A Historic Achievement
Wishek educator reflects on winning state History Teacher of the Year award
If you’ve ever had a triple-shot espresso on an empty stomach, you have experienced the same shot of energy that Wishek Public School history teacher, and the 2017 North Dakota History Teacher of the Year, Sarah Crossingham delivers to her students each day.
“I don’t know if you can bottle up what she has,” said Wishek High School Principal Yvonne Engelhart, who nominated Crossingham for the honor. “And the enthusiasm, it’s amazing! I am so proud of Sarah and so honored that we have her at our school. She does amazing things.”
Crossingham is a proud member her education local, the Wishek Education Association, and of North Dakota United. We sat down with Crossingham recently in Wishek, and talk to her about winning this prestigious award, which is given out annually by the Gilder Lehrman Institute of American History, and to discuss what motivates her as an educator in her community, and as a public employee and working professional.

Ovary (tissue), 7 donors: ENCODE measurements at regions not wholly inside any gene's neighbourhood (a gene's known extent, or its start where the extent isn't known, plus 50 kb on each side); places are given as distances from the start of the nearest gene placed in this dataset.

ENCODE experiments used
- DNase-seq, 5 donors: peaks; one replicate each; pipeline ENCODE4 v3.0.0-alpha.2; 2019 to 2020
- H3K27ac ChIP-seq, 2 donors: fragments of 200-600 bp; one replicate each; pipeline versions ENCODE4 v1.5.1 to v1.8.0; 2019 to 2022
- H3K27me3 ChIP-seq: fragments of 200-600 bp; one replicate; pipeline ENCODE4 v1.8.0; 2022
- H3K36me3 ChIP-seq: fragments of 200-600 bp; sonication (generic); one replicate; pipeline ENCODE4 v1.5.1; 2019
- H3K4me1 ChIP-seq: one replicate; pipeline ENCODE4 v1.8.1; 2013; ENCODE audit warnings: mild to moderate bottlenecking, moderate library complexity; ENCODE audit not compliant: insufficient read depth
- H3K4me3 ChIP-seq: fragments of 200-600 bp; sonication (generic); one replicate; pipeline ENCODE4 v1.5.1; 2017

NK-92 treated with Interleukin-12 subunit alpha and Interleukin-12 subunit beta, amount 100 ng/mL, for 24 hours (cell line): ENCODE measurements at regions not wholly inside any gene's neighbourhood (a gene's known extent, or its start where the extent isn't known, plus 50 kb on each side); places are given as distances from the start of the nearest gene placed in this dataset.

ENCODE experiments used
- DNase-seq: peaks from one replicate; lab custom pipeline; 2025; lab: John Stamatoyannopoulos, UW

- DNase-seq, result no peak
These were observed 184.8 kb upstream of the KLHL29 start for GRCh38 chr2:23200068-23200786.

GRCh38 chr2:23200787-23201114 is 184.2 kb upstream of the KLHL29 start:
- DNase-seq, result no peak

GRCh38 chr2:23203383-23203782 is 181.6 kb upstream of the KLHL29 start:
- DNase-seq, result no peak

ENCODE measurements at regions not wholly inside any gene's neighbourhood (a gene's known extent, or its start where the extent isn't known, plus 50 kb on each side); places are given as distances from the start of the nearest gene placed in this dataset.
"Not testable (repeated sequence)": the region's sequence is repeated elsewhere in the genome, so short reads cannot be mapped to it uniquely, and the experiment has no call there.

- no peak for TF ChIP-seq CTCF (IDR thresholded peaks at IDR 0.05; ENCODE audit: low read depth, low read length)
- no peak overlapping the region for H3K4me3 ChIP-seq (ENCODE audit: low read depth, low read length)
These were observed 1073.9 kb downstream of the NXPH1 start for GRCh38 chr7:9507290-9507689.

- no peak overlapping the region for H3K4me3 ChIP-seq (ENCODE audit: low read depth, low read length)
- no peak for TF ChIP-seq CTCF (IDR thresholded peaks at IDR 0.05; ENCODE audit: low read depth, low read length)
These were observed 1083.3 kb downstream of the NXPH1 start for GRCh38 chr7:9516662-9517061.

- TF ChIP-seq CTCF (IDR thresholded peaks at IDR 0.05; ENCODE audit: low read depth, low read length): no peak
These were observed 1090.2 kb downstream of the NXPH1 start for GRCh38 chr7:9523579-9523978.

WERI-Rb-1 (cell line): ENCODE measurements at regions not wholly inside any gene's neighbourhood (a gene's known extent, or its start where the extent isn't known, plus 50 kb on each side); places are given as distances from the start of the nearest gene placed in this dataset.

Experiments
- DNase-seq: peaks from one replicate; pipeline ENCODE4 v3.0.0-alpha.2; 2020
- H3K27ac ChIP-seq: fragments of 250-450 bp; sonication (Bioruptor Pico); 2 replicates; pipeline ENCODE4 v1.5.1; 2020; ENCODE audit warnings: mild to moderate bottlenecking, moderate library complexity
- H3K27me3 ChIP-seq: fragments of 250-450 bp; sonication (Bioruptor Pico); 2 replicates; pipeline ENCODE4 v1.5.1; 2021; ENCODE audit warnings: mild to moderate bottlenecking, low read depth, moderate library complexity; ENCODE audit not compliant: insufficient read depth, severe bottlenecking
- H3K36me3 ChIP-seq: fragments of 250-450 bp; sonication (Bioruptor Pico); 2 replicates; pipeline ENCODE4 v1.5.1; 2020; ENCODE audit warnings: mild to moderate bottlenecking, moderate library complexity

Crossingham’s passion for teaching is evident, and she makes an effort each day to convey that enthusiasm to her students. “If I’m excited, I’m hoping that will make them excited about history so that’s how I try to teach. My big joke with my world history classes is, ‘This is my favorite unit to teach! This is my favorite unit!’ Finally one of my students said, ‘Every unit is your favorite unit!’ And I say, ‘No, this one’s my favorite, I promise!’”
The surprise news of the honor came via email while she was in Chicago for a wedding. Crossingham immediately sent a text to Engelhart, telling her she’d won. “I was jumping out of my skin!” Engelhart said. “I was so excited for her because, about a year ago, I wanted to nominate her but she hadn’t been teaching long enough (you have to have been teaching three years) and then this year came around and I said, I’m nominating you!”